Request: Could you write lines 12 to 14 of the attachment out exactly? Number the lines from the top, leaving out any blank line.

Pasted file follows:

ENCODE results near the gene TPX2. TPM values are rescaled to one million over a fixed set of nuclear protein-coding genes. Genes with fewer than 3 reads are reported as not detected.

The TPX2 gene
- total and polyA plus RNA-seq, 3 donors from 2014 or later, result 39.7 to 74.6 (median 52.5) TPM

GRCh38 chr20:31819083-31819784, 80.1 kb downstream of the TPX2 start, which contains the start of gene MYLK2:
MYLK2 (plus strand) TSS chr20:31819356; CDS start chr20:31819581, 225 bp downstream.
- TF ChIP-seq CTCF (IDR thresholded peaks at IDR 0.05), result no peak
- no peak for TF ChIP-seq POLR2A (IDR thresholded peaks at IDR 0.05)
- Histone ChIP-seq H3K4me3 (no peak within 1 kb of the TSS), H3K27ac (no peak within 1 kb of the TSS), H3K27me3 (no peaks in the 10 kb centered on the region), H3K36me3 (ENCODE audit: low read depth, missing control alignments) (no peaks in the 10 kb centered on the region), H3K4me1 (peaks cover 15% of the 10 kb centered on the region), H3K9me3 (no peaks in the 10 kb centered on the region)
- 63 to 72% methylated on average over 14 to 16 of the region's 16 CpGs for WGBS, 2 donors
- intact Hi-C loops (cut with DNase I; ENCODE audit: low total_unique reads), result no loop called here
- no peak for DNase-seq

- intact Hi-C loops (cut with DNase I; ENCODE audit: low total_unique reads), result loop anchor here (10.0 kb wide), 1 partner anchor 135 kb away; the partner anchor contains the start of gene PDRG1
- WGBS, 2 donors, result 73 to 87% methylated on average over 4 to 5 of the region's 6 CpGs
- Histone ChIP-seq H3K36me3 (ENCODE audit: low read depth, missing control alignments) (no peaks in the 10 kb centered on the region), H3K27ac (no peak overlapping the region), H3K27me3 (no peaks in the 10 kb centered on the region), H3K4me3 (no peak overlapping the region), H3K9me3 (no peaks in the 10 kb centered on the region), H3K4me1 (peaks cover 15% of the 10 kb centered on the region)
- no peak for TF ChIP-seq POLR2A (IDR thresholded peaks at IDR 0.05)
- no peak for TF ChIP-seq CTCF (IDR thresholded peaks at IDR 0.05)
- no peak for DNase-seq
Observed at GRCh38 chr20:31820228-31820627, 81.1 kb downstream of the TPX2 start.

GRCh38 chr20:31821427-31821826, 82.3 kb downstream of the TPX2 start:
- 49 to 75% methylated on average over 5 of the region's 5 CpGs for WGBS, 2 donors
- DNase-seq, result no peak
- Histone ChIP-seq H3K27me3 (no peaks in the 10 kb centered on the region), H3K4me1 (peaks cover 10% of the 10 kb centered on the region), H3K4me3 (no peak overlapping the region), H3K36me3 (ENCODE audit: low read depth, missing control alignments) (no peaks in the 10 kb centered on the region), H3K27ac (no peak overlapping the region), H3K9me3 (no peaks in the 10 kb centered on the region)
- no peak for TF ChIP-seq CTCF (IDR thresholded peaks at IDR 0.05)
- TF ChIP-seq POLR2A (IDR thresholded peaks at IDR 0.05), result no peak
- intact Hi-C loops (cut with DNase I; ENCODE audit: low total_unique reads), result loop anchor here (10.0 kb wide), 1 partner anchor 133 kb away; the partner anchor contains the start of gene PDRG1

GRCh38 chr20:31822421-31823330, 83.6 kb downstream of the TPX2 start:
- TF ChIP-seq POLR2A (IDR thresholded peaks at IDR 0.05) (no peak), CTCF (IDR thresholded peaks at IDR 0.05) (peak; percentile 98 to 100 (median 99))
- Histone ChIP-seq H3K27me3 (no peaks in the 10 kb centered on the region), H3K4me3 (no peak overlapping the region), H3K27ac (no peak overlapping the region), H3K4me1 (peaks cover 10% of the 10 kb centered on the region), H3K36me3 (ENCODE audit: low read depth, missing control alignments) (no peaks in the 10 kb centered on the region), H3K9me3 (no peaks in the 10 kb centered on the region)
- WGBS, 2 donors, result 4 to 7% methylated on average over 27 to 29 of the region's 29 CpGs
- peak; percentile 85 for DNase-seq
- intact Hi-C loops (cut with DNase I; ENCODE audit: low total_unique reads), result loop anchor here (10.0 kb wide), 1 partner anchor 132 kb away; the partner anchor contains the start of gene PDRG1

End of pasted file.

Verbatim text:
- intact Hi-C loops (cut with DNase I; ENCODE audit: low total_unique reads), result loop anchor here (10.0 kb wide), 1 partner anchor 135 kb away; the partner anchor contains the start of gene PDRG1
- WGBS, 2 donors, result 73 to 87% methylated on average over 4 to 5 of the region's 6 CpGs
- Histone ChIP-seq H3K36me3 (ENCODE audit: low read depth, missing control alignments) (no peaks in the 10 kb centered on the region), H3K27ac (no peak overlapping the region), H3K27me3 (no peaks in the 10 kb centered on the region), H3K4me3 (no peak overlapping the region), H3K9me3 (no peaks in the 10 kb centered on the region), H3K4me1 (peaks cover 15% of the 10 kb centered on the region)